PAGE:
Kashmir Conflict: Why Nuclear Powers India and Pakistan War Over the Region

Tensions are running high in the region of Kashmir after at least four Pakistani and three Indian soldiers were killed in attacks along the border on January 15.

The Indian army killed the Pakistani soldiers in a mortar attack. Pakistan retaliated by killing three Indian soldiers and wounding others.

Pakistan claimed its troops were conducting maintenance on a communication line in a village along the border when the mortar attack took place. However, India accused Pakistani troops of starting the attack and said no casualties were reported on the Indian side.

Pakistan summoned India's deputy high commissioner in Islamabad, following the incident, Reuters reported.

The clashes occurred against the backdrop of rising tensions and threats of an armed conflict between the two nations, which both administer and claim total sovereignty of large swathes of Kashmir.

India accuses Pakistan of backing militants who carry out attacks in India-administered Kashmir. Pakistan denies the allegations and calls for a dialogue to resolve the dispute.

What is the Kashmir dispute?

Kashmir tensions
Kashmiri refugees protest in Muzaffarabad,Pakistan-administered territory, on December 10, 2017, as they commemorate International Human Rights Day. SAJJAD QAYYUM/AFP/Getty Images

The dispute over the territory dates back to 1947, when India gained independence from Britain. The partition of British India along religious lines, led to the creation of two separate states, the mainly-Hindu India and the mainly-Muslim Pakistan.

At the time of the partition, some states run by princes were given the option to choose be annexed to either India or Pakistan.

Hari Singh, the then local ruler of the Muslim-majority princely state of Kashmir and Jammu, initially planned to remain independent. However, following tensions within the state, he later chose to join India, sparking a two-year war, known as the First Kashmir war.

As per a ceasefire declared on December 31, 1948, warring sides agreed that Pakistan would administer one third of Kashmir and India the remaining territories.

A second war erupted in 1965, following a series of skirmishes between the two countries. The conflict lasted two months and ended with a U.N.-brokered ceasefire and no territorial changes.

The two states engaged in a third conflict in 1971, which resulted in the creation of the state of Bangladesh (East Pakistan). One year later, both countries reached an agreement that created the Line of Control (LoC), a de-facto military border that separates India-administered Kashmir from Pakistan-administered Kashmir.

The 1980s saw the birth of militancy in India-administered Kashmir, with most separatist groups fighting against Indian rule over the region.

The majority of groups have Islamist elements and are opposed to Indian rule in the region, given that most of the territory is inhabited by Muslims. Some groups call for independence, others for annexation to Pakistan.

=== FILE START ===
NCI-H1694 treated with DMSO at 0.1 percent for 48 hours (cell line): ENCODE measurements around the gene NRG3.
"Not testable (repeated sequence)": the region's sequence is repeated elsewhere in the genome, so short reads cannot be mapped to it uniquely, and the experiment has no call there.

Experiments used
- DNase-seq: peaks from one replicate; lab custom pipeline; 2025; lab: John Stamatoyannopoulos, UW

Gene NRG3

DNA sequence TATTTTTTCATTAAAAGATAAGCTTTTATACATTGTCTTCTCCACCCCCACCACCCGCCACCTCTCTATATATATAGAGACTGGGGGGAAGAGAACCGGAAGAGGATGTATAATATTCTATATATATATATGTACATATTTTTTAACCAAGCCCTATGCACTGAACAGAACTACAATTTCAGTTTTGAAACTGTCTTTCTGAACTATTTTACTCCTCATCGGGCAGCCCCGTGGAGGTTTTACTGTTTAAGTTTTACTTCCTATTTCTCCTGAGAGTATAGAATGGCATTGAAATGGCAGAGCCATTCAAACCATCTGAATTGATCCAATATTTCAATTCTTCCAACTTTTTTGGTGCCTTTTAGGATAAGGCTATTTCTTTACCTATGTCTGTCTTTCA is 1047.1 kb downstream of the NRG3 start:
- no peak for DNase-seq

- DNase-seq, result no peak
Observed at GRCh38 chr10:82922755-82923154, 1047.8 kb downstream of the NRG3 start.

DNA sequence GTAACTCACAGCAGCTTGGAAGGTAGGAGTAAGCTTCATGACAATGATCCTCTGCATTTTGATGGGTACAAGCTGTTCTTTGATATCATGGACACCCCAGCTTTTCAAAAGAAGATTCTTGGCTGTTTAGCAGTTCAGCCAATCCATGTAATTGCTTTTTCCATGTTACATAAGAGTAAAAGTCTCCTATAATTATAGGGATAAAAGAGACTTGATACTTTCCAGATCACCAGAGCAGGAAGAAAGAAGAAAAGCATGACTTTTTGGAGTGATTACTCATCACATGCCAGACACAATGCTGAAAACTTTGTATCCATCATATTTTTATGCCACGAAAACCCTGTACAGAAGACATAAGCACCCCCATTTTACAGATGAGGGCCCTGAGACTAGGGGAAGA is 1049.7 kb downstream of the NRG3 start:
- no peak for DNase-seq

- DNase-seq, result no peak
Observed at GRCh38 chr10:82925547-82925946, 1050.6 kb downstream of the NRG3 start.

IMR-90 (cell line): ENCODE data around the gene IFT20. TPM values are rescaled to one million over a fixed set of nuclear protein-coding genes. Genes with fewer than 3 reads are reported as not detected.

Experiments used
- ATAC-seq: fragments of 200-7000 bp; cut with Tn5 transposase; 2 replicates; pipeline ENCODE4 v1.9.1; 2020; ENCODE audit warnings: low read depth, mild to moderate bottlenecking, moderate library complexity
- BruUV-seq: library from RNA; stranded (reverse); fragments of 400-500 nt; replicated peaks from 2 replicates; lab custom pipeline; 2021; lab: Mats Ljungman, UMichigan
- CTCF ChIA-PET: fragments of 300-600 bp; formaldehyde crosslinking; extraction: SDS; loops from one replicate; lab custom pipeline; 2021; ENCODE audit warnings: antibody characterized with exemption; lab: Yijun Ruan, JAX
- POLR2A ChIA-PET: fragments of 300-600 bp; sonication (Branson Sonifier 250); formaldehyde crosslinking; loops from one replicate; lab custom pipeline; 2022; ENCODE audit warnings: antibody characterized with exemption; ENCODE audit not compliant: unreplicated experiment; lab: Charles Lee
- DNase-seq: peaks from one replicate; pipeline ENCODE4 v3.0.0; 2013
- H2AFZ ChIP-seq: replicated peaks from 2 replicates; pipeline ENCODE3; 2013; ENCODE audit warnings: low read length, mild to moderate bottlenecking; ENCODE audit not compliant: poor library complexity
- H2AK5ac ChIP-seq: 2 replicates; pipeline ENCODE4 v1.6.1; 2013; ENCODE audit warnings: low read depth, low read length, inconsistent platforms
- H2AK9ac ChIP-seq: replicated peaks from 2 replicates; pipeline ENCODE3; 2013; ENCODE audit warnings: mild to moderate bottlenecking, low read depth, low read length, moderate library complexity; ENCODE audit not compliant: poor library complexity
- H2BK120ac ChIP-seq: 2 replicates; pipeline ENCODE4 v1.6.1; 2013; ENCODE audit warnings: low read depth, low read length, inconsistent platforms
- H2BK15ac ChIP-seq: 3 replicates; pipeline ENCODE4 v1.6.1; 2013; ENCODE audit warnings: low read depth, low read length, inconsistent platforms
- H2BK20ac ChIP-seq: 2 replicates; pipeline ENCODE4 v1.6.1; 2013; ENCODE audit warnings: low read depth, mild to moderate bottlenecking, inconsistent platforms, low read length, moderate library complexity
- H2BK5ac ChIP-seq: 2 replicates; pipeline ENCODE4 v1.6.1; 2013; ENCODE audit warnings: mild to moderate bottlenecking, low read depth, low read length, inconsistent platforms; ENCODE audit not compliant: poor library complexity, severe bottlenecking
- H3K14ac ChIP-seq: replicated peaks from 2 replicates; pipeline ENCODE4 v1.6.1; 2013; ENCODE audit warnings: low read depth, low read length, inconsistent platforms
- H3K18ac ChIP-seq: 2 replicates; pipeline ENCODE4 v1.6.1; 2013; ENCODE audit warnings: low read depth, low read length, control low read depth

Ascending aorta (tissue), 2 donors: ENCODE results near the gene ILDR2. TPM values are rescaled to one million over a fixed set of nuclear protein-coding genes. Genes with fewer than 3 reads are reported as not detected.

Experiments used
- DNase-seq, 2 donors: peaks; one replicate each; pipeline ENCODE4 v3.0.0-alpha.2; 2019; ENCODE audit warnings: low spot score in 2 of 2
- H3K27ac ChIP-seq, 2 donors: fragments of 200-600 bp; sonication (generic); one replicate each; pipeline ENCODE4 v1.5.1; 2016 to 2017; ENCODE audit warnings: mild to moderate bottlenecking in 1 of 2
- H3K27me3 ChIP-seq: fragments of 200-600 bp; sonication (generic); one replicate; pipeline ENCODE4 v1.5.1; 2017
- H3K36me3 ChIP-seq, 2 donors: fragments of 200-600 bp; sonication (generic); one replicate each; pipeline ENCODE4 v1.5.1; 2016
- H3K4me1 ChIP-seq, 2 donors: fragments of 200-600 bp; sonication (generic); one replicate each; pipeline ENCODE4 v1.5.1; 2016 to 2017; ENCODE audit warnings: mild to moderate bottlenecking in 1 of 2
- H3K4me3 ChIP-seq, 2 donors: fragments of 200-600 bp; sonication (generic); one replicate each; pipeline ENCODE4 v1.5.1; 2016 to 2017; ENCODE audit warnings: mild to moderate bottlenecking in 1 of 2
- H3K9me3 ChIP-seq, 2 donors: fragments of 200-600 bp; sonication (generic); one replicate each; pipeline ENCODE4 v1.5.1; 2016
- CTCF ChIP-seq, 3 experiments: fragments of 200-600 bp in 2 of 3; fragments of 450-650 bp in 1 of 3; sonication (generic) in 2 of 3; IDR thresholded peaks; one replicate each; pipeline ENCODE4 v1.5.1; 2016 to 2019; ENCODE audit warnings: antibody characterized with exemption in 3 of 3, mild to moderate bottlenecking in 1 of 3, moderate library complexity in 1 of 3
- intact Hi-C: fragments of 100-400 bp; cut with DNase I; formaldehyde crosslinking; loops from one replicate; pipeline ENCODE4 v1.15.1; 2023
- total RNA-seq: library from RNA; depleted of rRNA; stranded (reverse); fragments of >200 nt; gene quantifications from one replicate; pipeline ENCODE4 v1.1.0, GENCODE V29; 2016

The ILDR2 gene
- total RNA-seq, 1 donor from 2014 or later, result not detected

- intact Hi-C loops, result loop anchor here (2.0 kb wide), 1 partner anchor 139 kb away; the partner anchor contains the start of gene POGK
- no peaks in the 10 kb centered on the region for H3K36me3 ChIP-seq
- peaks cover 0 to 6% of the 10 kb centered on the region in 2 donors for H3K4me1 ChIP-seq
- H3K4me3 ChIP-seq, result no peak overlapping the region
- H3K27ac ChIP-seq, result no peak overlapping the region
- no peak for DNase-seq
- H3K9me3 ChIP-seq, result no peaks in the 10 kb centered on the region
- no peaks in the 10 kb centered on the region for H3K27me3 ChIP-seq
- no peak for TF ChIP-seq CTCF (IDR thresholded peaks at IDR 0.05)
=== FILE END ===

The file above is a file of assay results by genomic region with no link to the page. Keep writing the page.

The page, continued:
Thousands of people have died due to fighting between separatist groups and the Indian government over the years.

In 1999, both countries engaged in a fourth war, known as the Kargil War, after militants from Pakistani-administered Kashmir invaded the Indian-administered Kargil district. India accused Pakistan of being behind the incursion and relations grew sour. The conflict ended the same year, with no territorial changes.

The two countries enjoyed a relatively peaceful time after they signed an 2003 ceasefire.

China has, at times, been involved in the dispute. Both India and China claim control over Aksai Chin, a region in northeastern Kashmir. Beijing currently administers the area, arguing it is part of its Xinjiang Autonomous Region.

What is happening today?

Kashmir tensions
The younger brother of 16-year-old Indian Kashmiri rebel Fardeen Ahmad Khandey shouts slogans during his funeral in the Tral area of South Kashmir on January 1, 2018. Suspected rebels stormed a paramilitary camp in Indian-administered Kashmir on early January 1 leaving eight dead, police and security forces said. TAUSEEF MUSTAFA/AFP/Getty Images

Tensions resurfaced in 2016, after Indian security forces killed Burhan Wani, the commander of Pakistan-based militant group Hizbul Mujahideen, in July.

Dozens of people died during months of unrest following the death of Wani, who enjoyed widespread support among the Muslim population of Kashmir.

September 2016 marked the deadliest militant attack to occur in the region in years. Heavily armed militants killed at least 17 soldiers when they stormed an army base in India-administered Kashmir

The same year, India claimed it carried out cross-border strikes against militants hiding in Pakistan, which in turn denied the claims.

In July 2017, violent clashes erupted between security forces and protesters marking Wani's death anniversary in Indian-administered Kashmir.

Both countries continue to accuse each other of violating the ceasefire agreement, and attacks by militants and skirmishes between troops stationed along the border continue to claim lives.

Suspected rebels stormed a paramilitary camp in Indian-administered Kashmir, killing eight people on January 1.

A few days later, the Indian army's chief claimed it was ready to conduct operations in Pakistan to root out militants. Pakistan derided the assertion and deemed it as an "invitation for nuclear encounter."

Last year, China offered to play a role in talks to resolve the dispute, but India rejected the offer, saying a dialogue will only take place with Pakistan.